The call to increase the number of U.S. adults with college degrees and improve college completion rates across the country has only grown louder in recent years.
But relatively little has been discussed about the actual teaching that occurs inside the thousands of lecture halls, labs and classrooms on college campuses. Now a new book by Gail O. Mellow, president of LaGuardia Community College of the City University of New York; Marisa Klages-Bombich, a professor at LaGuardia; and Knowledge in the Public Interest founders Diana D. Woolis and Susan G. Restler examines why the methods and development behind college teaching are important to boosting completion rates. Taking College Teaching Seriously: Pedagogy Matters! (Stylus Publishing, LLC) presents a "practice improvement model" to help faculty examine their teaching practices and -- with the help of technology -- focus on improvement.
Similar themes will be the subject of a conference Monday at LaGuardia.
Taking College Teaching Seriously uses multiple examples from professors to explain how they improved their pedagogy by documenting challenges and developing their strategies to overcome them. One of the authors, Mellow, responded to question about the book in an email interview.
Q: What are some problems with the current view on college teaching practices and why does pedagogy matter?
A: There is a national call and vast momentum for improving college completion rates. And yet, this growing national movement all but leaves out the notion that good teaching has a critical role in improving student success. This is particularly true as we face an increasingly diverse student population. Many college students are the first in their family to attend college and they often come from different socioeconomic and ethnic backgrounds than their professors.
We believe that investing in faculty learning will advance the national completion agenda. Pedagogy is neglected as a core element of higher education. While the K-12 sector puts a strong emphasis on the need for good teachers, and there are large and sustained efforts to nurture better teachers, colleges are organized to place emphasis on what is taught rather than how it's taught. Today's college students bring a host of complex issues into their learning environments -- issues that many faculty have not previously faced and that require teaching skills far beyond content expertise.
We are not developing a standard teaching method. Our approach celebrates the individuality and creativity of great professors. We focus on self-reflection in practice for improvement. Teaching is both art and science, and we are able to place technological tools in the hands of faculty that enable them to excel in both.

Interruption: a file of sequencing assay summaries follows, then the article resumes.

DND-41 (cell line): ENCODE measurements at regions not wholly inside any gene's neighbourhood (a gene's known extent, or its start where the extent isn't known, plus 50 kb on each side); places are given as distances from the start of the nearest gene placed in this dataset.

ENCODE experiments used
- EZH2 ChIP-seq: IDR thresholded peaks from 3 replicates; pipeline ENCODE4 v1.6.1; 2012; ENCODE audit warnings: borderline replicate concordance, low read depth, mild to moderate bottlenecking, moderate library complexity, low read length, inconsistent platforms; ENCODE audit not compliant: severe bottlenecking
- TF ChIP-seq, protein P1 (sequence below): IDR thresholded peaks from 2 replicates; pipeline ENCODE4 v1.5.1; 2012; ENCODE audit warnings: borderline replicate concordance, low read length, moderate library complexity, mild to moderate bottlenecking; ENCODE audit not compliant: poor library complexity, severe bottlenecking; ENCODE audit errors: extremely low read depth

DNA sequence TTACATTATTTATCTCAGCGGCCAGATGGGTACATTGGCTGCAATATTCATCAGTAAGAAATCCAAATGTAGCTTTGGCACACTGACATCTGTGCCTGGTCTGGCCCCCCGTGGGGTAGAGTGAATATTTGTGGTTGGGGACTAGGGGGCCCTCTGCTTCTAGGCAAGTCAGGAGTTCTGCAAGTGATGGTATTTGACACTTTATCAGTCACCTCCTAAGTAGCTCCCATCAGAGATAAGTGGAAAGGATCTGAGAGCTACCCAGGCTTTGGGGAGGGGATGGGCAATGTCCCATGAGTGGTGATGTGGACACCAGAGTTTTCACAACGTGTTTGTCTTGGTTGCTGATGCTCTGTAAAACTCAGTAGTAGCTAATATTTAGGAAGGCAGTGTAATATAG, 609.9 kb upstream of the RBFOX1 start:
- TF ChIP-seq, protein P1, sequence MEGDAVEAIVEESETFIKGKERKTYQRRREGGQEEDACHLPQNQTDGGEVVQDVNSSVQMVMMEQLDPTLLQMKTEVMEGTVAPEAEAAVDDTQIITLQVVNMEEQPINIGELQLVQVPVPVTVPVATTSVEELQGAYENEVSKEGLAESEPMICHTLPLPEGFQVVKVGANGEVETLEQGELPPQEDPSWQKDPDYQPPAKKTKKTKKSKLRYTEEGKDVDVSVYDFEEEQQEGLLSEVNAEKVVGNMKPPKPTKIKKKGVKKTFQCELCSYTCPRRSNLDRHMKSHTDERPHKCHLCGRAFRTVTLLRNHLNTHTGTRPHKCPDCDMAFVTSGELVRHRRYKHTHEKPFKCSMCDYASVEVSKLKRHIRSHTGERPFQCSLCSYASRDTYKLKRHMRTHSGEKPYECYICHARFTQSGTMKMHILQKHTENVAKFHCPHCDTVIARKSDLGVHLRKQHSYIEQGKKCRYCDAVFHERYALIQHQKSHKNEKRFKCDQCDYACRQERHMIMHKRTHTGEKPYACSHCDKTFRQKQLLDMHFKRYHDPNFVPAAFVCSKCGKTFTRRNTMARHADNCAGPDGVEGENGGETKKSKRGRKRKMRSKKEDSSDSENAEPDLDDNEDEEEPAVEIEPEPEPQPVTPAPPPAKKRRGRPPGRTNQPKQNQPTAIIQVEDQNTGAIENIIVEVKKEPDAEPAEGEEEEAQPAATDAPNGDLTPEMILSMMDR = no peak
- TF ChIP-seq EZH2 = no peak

Q. A number of the solutions proposed for how faculty members can improve their teaching practices (sharing methods, coaching one another, documenting what works and what doesn't) borrow professional development methods used at the K-12 level. Is this where college instructors should look?
A: Professional development across the education ecosystem is uneven. A more promising place to look is professional learning structures for doctors, architects or accountants, which require the continuous upgrading and updating of skills. Ironically, the profession of college teaching has very low expectations for continuous practice improvement. We think, and we know, faculty want incentives, opportunities and expectations for teaching improvement.
Q. In order to improve college teach, Taking College Teaching Seriously proposes three things -- engaging faculty, conducting research and obtaining data. Can you describe the importance of each one?
A: The improving of college teaching cannot be imposed on faculty. It just won't work without the trust and support of faculty. Such dictates violate the fundamental culture and principles of the academy. But we have consistently found that faculty are deeply committed to their students' success and, if given the support, are committed to learning practices that will help students become more successful. We designed the Pedagogy Matters process with and for faculty. The best and most successful practice improvement initiatives must engage faculty in design, implementation and assessment.
By research, we mean the scholarship of teaching. So much has been invested, in the effort to improve college completion and student success, in research on technology, programs, financial incentives and curriculum development. To better understand the impact of college teaching on student success, and how to best prepare college teachers for the classroom, we must engage in a national conversation on the scholarship of teaching and how best to nurture the growth of excellent teaching faculty.
Completion is empty if there is no quality to the degree, and excellence in college teaching assures that all students benefit.
When we do this kind of scholarship using digital tools, as we should, we generate a firehouse of data. Sorting "signal from sound" in collaboration with an engaged community of teaching scholars promises to yield insights we can only begin to imagine. Capturing what is happening in each class, with different faculty from around the country, working together to refine techniques, question strategies and experiment, allows us to use data analytics to see what is happening in the actual rough-and-tumble of a college classroom. We know that data analytics has advanced many other endeavors -- health, the environment, design innovation in a range of industries -- and we think now is the time for a new kind of scholarship on college teaching.
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